The presidential choice before Afghans
As Afghans prepare to vote in the presidential run-off later this week, the BBC's David Loyn in Kabul considers the choice before them.
The leading candidate in the Afghan presidential election, Abdullah Abdullah, says he will debate with his opponent, Ashraf Ghani, if the conditions are right.
Until now Mr Abdullah has been unwilling to have a face-to-face debate, although the two were in debates with other candidates in the first round in April.
The second round between the two remaining candidates is on 14 June, and Mr Abdullah says he would do one debate this week if several TV stations made a joint approach.
The only point of difference may be in the length of the debate. Mr Ghani favours something short, while Mr Abdullah wants the debate to be "three to four hours."
Mr Ghani told the BBC that his rival's failure to agree to a debate so far "speaks volumes by his silence." He said that a refusal to answer questions from the public now, suggested that Mr Abdullah would not be accountable when in office.
Mr Ghani won 31.5% of the vote in the first round, against 45% for Mr Abdullah, and has more to gain than the front-runner with the public exposure of a debate. He said that Mr Abdullah is unwilling to face questions about corruption associated with people who have joined his campaign.
But Mr Abdullah told the BBC, with some irony, that he "praised the courage" of Mr Ghani for raising that line of argument, when "he has people on his side whose portraits he cannot take to the provinces of Afghanistan".
He was referring to General Abdul Rashid Dostam, a controversial figure from the civil war in the 1990s. Although powerful in the north and north-west, Dostam has many enemies elsewhere in the country.
Mr Ghani secured a public apology from Gen Dostam at the beginning of the campaign, and justifies giving him a place as vice-presidential candidate as part of the politics of inclusion. He said that Gen Dostam had changed: "As someone who knows war, he is tired of it." He said: "Afghanistan is not a green field, where you can build anything you desire from bookish designs".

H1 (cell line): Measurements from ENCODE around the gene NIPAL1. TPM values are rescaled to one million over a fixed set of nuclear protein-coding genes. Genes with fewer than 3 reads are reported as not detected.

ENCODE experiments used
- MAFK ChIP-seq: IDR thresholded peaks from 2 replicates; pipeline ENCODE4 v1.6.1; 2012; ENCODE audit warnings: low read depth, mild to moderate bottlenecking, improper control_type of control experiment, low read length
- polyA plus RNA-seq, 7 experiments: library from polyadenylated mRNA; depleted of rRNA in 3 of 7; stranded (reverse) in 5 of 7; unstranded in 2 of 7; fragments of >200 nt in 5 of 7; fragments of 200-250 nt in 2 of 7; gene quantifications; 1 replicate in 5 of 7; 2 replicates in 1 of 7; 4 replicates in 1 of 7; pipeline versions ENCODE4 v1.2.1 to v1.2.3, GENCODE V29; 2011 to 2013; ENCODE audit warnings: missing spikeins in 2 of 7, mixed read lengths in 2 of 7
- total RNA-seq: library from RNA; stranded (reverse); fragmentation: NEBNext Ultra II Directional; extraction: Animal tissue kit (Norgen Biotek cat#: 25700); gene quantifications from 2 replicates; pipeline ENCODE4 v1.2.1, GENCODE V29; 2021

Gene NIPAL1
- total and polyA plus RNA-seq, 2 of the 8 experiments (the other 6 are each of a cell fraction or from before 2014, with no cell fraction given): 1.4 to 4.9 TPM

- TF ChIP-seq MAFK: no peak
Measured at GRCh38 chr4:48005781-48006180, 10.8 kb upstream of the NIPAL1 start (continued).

There are real differences in substance between the candidates, although on paper the offers look the same, with both promising to tackle corruption, improve governance, and improve Afghanistan's relations with the outside world, particularly the US.
Mr Ghani has spent far more time abroad, and is an internationally acknowledged expert in advising developing economies. He wants to reform the presidency to make it a less "person-centred" organisation. He has promised a quasi-prime ministerial role for Zia Massud, the brother of one of the leading guerrilla fighters from the 1980s.
He said that Mr Abdullah did not have coherent plans to cope with an economy that "is imploding", and on track for zero growth this year.
But Mr Abdullah said that his programme was coherent, and far more practical than the "hollow promises" of his opponent. It is, he told the BBC, a "genuine programme for the betterment of the people of Afghanistan."
Both men are critical of President Karzai for allowing relations with the US to deteriorate. President Obama's recent decision to commit troops only for a further two years and not the expected 10 years has presented significant challenges for the incoming government.
There is no doubt that either candidate would sign, within days of taking office, the security agreement with the US that President Karzai failed to sign. But both are anxious about making sure that Afghan forces are good enough in time for the final US departure.
Afghan air power and medical evacuation are two areas that are a long way from the capability they need. And both know that once US troops depart, it will be harder to persuade international donors, particularly the US, to keep paying for Afghan security. There is a major conference on funding for Afghanistan in London in November.
Mr Ghani fears that without the presence of US forces, he would need to spend too much time lobbying a sceptical Congress to continue funding Afghanistan, needing to tell them that continued aid "is in their national interest and in the global interest."
There was an air of euphoria when seven million people came out to vote in the first round, and nobody expects the turnout to be as high on 14 June.
The attack on Mr Abdullah's convoy on 6 June is a reminder of the security challenges that are being faced. The first round was at the end of the winter, the second in high summer, with lush vegetation offering cover for attackers.
Old divisions may dictate the outcome - North/South; Tajik/Pashtun; Mujahideen/Communist. Mr Abdullah, although half Pashtun, is usually associated with the Tajik north, and former Mujahideen guerrilla leaders have coalesced around his banner.
Mr Ghani, from a significant Pashtun family, is expected to do better in the south, and is backed by many former communists.
But a new Afghanistan is beginning to emerge that ignores the divisions of the past, as it comes close to completing this first peaceful transition of democratic power.